Freebie Fiction

There’s a post over on my Patreon that’s available to everyone, patron or not. It’s a short story I wrote back in 2009 or so. It’s one of my mom’s favorites. Check it out! Become a patron if you like, because I’ll be posting fiction there.

You can also just bookmark it to read it because I’ll be updating that more often than this poor, neglected blog.

If anyone knows how I can import my Patreon feed into a Squarespace website, let me know. I’d love to keep everything in one place.

The End of 2017

Around about August my left hand started to feel weird. This is something that happened before so I knew what it was -- the ulnar nerve was pinched. Four years ago I had surgery to fix it, but it came back.  This is not unheard of, but it's rare.  The surgeon said I was one of three people he had to repeat the surgery on.  Yay, for being a statistical outlier?

Anyhow, through September and October it was awful and awkward and I had no feeling in my left pinkie or ring finger. It felt like they were wrapped up in tape.  I could move them, but it didn't feel like anything. I could see my fingers curl but it didn't feel like that.  And by October the pinkie was so sensitive to temperature that five minutes outside in 40 degree (Fahrenheit) weather made it feel like I'd stuck my hand in freezing water.  I started wearing one glove at that point.

The surgery to fix it was in November. I ended up not being able to type for about three weeks -- except on my phone, since that was all thumb-based. I was off work for four weeks because even by the end of the third week I could type, but more than an hour of it would make my hand ache. It's now five weeks post-surgery and the tip of my ring finger is numb and my pinkie alternates between dull ache and pins-and-needles. But that means the nerves are waking up again, so I can tolerate the pain.  I'm still wearing one glove when I go outside. It's not quite cold enough for two, but that pinkie is still sensitive.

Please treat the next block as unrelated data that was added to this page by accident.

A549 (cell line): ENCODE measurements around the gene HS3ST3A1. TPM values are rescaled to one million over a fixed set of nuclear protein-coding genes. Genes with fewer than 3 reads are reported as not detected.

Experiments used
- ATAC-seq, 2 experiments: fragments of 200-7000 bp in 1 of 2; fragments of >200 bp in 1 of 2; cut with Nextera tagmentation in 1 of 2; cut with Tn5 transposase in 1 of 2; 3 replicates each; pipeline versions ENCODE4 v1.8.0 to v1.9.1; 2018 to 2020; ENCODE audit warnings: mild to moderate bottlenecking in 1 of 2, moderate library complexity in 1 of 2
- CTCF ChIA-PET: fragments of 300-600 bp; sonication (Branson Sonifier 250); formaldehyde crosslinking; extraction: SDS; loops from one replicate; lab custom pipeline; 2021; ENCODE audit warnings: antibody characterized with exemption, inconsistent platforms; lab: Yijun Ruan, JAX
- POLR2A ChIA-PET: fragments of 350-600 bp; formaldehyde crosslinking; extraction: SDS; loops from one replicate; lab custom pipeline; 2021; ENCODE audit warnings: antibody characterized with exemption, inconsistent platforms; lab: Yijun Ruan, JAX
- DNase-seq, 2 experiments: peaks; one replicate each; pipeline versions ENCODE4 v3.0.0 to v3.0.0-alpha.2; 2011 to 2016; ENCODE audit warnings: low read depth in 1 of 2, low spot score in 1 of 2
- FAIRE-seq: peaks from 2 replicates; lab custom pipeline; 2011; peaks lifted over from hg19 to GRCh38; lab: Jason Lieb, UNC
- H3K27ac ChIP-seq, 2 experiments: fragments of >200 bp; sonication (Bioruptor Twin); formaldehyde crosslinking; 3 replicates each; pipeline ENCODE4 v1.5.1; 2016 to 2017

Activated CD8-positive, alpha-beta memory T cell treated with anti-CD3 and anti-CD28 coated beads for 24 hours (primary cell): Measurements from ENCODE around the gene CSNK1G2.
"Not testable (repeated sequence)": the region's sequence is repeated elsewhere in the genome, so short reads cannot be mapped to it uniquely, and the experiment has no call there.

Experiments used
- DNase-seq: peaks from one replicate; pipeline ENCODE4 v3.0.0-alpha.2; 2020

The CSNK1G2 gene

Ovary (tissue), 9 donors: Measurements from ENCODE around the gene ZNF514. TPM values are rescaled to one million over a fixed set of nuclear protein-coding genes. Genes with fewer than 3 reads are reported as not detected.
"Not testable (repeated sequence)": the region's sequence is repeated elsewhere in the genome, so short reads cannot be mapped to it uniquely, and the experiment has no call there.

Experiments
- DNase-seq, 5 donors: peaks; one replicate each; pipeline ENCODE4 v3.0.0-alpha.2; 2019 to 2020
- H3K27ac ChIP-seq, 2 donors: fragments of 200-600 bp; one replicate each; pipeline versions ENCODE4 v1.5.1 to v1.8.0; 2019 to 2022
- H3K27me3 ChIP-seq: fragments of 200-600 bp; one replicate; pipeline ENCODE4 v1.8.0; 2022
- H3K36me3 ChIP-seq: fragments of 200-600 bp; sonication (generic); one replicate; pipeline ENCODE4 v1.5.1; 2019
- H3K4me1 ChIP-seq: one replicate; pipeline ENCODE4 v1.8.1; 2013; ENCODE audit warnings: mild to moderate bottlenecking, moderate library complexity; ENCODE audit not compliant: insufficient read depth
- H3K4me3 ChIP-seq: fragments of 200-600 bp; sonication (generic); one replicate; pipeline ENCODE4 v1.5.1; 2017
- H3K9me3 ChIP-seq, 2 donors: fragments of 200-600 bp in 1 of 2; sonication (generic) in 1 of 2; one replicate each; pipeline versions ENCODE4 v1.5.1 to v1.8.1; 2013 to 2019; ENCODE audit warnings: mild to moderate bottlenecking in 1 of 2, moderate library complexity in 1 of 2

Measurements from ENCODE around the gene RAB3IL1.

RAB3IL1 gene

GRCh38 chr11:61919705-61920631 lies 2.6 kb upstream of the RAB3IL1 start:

If you see someone in Baltimore wearing one glove, who had blue hair and is also covered in cat fur, that's probably me.

I skipped NaNoWriMo this year because I knew I'd be down for about half of it. I did do some writing (by hand! So retro!) but I can't read my own handwriting and it's all scribbled over with arrows and things everywhere so I really need to get back to typing-to-write. 

I also fell down on all my reading challenges for the year. I did manage to surpass my 26 books on Goodreads, but only managed one review for Cannonball Read 9. I am terrible at writing reviews.  Maybe for CBR10 I'll do a quarter cannonball and hopefully motivate myself enough to go beyond that.  I'm probably not going to pick up as many reading challenges as I did this year though. 

I really want to start writing again - for real and not just casually saying "Oh, I feel like writing". I like the part where people give me money for my books. 


NaNoWriMo Day 25

This year started strong.  I did a pretty good job of staying close to my daily wordcount and I had a good run of days in a row where I wrote. I finished the first chapter. I liked what was going on. I wasn't sure where it was going to continue to go, but it was going at least.

And then the internet went out in the house for a week. That was irritating.

And the election happened. That was heartbreaking and scary.

And then work got unexpectedly busy. That was kind of okay but tiring.

And then my significant other got incredibly sick.

We spent the night before Thanksgiving in the ER. He was admitted. Until today he was in the ICU. He's getting better now but I've been stressed and worried and trying to take care of the stuff that he usually does, the stuff I usually do, and trying not to fall apart completely because we are talking scary, incredibly sick. The good news is he's moving to a regular room today and hopefully he'll be home by Monday.